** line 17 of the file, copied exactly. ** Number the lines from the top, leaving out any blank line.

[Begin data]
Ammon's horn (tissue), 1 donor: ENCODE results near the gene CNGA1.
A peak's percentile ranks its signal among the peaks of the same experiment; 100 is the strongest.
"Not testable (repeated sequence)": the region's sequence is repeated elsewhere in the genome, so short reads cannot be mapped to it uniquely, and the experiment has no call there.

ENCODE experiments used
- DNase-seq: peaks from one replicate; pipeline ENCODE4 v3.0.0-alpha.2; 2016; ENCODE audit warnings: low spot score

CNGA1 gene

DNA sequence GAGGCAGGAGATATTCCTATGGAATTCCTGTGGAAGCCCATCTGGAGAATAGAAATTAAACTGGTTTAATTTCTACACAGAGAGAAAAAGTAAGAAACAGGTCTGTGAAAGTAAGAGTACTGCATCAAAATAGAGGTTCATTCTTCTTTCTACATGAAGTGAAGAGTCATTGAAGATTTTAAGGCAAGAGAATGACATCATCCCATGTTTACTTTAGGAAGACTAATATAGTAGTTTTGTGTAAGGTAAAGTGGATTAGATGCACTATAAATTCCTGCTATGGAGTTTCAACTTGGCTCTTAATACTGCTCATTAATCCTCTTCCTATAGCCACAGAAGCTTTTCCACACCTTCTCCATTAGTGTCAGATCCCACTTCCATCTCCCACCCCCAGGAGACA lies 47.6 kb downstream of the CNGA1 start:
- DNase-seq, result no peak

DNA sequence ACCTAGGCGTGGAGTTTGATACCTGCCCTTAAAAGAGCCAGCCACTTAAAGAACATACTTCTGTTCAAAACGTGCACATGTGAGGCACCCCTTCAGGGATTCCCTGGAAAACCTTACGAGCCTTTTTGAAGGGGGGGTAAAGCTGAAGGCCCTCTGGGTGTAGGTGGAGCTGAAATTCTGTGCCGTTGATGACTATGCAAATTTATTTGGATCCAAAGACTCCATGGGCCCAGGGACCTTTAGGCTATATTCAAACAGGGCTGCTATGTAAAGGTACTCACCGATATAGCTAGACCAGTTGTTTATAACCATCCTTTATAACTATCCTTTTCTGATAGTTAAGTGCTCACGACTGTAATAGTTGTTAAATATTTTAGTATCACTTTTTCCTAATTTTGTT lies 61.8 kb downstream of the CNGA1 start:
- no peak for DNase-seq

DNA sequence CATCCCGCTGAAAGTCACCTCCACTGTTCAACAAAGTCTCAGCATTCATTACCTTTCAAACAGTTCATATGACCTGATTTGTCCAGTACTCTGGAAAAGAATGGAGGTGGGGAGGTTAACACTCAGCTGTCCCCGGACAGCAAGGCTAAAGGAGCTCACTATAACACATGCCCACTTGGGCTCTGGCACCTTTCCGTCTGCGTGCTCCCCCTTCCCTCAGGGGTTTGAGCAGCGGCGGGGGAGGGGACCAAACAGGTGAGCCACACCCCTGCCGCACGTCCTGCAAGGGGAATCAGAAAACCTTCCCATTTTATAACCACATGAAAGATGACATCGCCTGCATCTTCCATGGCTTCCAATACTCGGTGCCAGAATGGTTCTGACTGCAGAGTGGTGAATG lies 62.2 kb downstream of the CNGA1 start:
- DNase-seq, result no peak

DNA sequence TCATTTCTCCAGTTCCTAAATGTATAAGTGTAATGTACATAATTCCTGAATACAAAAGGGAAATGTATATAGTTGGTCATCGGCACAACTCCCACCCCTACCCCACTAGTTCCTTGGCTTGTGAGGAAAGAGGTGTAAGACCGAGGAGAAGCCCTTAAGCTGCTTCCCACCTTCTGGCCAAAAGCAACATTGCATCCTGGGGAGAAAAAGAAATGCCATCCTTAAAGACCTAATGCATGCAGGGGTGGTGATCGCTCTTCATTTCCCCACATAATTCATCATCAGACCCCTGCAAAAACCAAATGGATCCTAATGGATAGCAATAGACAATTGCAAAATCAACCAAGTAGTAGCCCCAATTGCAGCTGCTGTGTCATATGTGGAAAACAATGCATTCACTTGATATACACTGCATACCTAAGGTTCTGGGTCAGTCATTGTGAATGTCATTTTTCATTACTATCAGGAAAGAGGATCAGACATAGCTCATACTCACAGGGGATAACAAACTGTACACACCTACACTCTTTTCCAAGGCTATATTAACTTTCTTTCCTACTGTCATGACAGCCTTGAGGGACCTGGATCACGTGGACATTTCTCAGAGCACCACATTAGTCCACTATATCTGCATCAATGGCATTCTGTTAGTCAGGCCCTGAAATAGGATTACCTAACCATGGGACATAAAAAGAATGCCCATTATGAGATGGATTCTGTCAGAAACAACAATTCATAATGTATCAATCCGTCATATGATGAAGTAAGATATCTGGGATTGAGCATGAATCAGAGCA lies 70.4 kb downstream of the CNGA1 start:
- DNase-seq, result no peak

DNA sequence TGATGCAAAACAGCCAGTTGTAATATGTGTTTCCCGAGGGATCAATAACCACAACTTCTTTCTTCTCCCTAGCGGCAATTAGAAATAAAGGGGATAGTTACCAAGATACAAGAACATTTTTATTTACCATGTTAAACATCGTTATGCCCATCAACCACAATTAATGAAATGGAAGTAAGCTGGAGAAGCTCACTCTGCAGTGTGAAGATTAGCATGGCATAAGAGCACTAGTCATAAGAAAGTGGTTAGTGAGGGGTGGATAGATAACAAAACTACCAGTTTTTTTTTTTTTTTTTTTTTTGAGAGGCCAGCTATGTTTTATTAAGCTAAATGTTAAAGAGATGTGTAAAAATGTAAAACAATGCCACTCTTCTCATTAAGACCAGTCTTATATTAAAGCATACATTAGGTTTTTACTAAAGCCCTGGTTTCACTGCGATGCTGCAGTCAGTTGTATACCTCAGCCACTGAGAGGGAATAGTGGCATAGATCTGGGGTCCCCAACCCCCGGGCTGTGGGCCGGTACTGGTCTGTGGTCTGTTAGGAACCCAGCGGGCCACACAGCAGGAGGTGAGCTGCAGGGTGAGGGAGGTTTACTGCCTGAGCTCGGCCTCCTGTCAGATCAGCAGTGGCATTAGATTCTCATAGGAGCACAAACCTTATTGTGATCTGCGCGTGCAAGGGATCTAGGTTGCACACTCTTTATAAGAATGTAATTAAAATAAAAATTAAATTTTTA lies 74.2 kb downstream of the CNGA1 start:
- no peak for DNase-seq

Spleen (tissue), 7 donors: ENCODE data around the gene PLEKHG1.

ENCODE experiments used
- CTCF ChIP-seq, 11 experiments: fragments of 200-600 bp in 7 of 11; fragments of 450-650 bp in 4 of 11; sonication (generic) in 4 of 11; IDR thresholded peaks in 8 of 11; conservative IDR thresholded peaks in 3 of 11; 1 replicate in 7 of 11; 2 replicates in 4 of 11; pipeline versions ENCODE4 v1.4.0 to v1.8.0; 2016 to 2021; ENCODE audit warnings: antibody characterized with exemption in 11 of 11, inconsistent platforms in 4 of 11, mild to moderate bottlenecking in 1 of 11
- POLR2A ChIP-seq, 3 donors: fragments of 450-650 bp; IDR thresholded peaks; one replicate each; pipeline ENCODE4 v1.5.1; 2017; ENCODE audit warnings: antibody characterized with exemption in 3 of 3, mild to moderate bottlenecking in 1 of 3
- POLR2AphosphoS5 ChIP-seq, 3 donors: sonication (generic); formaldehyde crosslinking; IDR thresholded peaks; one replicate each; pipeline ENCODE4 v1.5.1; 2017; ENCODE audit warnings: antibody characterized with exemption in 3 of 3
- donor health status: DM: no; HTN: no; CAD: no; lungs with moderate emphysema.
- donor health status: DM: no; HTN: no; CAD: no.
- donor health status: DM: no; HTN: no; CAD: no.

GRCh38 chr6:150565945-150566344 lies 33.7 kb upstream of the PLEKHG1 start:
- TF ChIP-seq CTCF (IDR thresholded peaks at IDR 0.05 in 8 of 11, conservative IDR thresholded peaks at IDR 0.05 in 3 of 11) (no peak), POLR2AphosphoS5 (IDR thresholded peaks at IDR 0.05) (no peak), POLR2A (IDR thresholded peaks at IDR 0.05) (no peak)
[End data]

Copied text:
Spleen (tissue), 7 donors: ENCODE data around the gene PLEKHG1.